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The Challenge

To understand the role of Human Resource Management (HRM) on competitive advantage in the airline industry.

The method

Professors Geraint Harvey and Peter Turnbull (University of Bristol) adopted a process study approach, the purpose of which is to gain a comprehensive understanding not only of the firm, but its stakeholders, internal context and external environment. Harvey and Turnbull have undertaken a decade long, multiple method research study including several large scale international questionnaire surveys, multiple focus group and individual interviews with a variety of stakeholders (e.g., management, trade union officials and workers) and secondary sources.

The impact

More than a decade of research into HRM in the airline industry undertaken by Harvey and Turnbull, has shown that competitive advantage of the most successful airline in Europe, Ryanair, can be explained far better by understanding who the airline recruits and how they recruit staff. The way in which the airline engages with the labour market, especially for pilots and cabin crew, has given the airline an advantage over its competitors.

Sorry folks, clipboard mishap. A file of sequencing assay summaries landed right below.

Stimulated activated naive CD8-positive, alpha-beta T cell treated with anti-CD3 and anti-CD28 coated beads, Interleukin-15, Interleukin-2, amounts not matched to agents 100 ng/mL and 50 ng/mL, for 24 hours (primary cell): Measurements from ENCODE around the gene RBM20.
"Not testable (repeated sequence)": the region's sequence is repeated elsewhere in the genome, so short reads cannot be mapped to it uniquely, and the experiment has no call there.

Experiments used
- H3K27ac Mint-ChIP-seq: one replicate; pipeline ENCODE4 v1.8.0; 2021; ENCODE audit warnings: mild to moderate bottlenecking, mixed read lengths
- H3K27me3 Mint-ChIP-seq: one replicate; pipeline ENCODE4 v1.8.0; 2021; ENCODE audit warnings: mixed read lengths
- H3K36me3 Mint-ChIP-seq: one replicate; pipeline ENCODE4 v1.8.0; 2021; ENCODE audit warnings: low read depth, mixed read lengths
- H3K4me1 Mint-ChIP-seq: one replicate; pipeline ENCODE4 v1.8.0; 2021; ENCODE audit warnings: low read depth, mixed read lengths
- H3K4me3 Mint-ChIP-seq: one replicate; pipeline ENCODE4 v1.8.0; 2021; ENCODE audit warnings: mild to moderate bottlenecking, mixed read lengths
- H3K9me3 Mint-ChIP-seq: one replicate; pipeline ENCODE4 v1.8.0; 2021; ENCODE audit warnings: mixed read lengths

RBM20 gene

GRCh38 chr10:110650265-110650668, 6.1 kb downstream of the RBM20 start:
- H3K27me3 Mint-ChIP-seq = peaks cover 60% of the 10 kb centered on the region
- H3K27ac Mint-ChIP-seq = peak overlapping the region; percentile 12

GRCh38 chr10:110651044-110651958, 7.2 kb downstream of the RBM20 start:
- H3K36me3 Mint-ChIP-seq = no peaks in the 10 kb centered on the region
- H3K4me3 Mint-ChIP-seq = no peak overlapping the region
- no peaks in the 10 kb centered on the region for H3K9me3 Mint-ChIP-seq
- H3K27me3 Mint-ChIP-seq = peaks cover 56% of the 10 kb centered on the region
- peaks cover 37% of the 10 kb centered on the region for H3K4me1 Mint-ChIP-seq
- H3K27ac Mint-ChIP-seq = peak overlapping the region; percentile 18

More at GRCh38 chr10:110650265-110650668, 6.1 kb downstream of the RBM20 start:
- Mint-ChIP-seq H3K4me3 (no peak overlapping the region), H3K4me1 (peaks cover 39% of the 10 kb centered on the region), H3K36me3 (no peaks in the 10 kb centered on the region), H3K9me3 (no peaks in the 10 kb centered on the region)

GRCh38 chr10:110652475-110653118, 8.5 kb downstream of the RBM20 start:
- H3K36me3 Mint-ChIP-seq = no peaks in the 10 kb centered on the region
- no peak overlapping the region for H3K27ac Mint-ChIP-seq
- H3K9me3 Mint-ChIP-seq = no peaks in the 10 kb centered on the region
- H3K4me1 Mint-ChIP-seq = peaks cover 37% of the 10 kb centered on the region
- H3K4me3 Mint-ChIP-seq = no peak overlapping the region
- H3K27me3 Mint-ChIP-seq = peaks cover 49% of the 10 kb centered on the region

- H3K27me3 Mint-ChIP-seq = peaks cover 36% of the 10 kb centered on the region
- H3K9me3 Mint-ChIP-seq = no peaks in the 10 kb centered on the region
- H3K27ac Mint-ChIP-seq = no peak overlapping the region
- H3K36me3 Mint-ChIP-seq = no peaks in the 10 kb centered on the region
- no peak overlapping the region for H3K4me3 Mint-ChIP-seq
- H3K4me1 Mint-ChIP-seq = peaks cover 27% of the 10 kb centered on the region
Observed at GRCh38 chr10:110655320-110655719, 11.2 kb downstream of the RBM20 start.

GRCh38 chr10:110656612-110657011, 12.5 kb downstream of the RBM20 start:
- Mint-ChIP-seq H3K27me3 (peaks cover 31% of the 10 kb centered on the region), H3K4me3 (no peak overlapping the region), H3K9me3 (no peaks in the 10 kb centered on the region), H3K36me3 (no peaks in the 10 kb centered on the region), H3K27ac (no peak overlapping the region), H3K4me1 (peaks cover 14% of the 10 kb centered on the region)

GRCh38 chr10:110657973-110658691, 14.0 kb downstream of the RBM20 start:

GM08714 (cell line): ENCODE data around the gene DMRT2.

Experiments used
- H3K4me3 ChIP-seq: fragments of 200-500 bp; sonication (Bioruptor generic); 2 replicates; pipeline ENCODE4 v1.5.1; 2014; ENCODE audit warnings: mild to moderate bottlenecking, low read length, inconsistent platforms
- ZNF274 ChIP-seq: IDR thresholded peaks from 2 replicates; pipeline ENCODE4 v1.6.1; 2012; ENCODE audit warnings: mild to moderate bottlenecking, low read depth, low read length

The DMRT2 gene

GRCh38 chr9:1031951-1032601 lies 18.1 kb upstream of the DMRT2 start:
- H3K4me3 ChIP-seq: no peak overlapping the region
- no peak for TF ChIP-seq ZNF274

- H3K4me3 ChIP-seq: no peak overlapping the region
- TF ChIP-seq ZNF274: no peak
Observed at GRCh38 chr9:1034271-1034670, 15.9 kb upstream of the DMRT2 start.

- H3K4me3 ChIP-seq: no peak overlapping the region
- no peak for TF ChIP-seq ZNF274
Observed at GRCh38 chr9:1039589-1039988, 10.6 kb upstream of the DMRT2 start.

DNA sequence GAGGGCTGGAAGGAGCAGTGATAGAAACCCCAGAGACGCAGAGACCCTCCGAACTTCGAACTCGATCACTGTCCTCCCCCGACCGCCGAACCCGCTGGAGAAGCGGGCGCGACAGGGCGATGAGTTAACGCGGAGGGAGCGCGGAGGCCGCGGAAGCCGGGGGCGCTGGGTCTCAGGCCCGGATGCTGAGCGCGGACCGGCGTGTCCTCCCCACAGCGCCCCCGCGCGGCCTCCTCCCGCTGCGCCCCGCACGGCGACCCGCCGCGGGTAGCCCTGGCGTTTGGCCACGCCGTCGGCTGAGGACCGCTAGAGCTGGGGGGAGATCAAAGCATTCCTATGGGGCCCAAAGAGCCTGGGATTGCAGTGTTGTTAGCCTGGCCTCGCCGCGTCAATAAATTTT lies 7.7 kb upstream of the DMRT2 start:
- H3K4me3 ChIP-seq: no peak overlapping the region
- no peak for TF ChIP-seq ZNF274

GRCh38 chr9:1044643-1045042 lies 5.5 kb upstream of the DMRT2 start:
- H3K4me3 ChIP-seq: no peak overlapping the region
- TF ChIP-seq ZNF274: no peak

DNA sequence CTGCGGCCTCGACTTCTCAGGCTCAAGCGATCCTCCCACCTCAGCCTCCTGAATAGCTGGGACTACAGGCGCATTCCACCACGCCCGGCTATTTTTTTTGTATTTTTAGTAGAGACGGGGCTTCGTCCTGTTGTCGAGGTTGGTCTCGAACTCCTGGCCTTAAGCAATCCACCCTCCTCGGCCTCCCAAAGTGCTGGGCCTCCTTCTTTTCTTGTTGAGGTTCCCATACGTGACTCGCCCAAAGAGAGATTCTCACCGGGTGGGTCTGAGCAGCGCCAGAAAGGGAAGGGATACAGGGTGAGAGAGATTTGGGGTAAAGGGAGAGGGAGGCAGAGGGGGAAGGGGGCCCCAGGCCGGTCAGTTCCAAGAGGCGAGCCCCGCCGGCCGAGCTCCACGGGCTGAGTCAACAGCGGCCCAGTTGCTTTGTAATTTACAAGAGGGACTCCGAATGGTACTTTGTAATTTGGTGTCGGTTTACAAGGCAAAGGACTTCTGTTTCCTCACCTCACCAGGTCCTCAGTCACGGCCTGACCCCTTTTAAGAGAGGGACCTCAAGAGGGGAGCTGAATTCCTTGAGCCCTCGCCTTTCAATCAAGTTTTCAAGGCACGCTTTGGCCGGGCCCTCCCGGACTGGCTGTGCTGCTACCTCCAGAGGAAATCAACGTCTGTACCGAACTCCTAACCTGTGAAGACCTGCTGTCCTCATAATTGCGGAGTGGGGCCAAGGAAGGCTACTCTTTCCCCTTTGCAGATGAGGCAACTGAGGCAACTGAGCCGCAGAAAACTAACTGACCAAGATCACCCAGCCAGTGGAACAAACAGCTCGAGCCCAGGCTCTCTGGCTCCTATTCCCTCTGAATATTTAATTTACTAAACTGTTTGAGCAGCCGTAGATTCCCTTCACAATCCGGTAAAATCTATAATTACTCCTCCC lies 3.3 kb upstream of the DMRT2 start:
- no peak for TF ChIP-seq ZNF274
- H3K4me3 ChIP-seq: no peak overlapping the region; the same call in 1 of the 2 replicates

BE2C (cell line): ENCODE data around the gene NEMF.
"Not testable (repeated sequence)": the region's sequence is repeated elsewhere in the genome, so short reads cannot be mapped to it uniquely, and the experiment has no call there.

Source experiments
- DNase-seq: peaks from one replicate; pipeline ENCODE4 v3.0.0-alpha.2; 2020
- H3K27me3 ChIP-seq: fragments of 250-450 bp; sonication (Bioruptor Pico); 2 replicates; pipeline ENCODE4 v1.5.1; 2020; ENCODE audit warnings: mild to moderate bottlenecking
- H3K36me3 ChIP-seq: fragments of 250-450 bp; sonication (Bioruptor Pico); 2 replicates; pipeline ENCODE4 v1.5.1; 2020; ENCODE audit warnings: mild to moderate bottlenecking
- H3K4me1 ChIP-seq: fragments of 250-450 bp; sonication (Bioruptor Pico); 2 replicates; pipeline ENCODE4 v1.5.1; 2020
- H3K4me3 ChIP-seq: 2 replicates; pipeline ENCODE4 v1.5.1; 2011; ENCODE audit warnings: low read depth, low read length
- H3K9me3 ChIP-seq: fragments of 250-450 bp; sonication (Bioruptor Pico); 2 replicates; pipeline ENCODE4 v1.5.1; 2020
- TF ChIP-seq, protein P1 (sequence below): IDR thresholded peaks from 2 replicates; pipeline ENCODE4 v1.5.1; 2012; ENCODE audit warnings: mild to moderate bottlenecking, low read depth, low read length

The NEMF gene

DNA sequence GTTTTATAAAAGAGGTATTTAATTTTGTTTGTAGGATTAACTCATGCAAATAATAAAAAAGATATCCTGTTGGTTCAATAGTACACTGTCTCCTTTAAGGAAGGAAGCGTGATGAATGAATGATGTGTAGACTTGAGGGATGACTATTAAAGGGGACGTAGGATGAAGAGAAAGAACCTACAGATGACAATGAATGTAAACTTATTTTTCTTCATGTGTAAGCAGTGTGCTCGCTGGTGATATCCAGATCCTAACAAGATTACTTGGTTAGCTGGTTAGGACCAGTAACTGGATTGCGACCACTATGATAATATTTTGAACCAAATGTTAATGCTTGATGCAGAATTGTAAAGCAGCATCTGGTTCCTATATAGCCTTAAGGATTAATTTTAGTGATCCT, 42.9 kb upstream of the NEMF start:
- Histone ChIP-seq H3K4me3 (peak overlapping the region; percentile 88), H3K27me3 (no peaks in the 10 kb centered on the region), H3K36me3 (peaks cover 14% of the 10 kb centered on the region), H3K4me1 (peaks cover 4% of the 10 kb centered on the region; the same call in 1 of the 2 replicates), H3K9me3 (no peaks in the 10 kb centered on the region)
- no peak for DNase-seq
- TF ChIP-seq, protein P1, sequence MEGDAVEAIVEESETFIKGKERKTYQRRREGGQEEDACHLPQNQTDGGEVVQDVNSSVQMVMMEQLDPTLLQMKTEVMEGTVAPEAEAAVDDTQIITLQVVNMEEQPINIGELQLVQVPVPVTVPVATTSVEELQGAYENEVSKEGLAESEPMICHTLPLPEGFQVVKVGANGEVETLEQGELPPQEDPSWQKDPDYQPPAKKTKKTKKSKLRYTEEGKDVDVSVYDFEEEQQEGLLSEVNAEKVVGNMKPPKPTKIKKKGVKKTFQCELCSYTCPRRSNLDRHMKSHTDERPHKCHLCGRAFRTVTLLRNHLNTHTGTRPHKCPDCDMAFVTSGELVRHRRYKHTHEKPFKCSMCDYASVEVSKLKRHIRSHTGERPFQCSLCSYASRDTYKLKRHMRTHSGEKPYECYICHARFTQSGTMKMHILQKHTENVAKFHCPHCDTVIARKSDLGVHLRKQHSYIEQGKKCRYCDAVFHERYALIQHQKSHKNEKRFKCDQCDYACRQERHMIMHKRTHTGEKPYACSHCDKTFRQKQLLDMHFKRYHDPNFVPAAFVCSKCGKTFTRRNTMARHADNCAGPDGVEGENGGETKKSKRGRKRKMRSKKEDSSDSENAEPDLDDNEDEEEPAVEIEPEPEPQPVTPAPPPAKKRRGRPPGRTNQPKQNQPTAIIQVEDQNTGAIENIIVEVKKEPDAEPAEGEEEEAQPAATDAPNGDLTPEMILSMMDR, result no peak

The research is important for several reasons

  • It illustrates a new way of understanding how HRM offers the firm a competitive advantage;
  • It draws attention to the way in which firms exploit loopholes created by the differences between national systems of regulation and legislation that prevent imitation;
  • It highlights the crucial role played by context (for example, the legal system and role of trade unions, so often omitted by scholarship in HRM) and how the change in context means that firms can no longer operate the same policies.

The research findings have important implications for scholars in the discipline, setting out a revised research agenda for HRM. The project also has implications for organisations as it explains novel ways in which a competitive advantage can be achieved through people, but more importantly perhaps it also highlights the problems of a HRM strategy that is considered objectionable by labour, its representative trade unions and the state.

United Nations Sustainable Development Goals

Swansea University Research Themes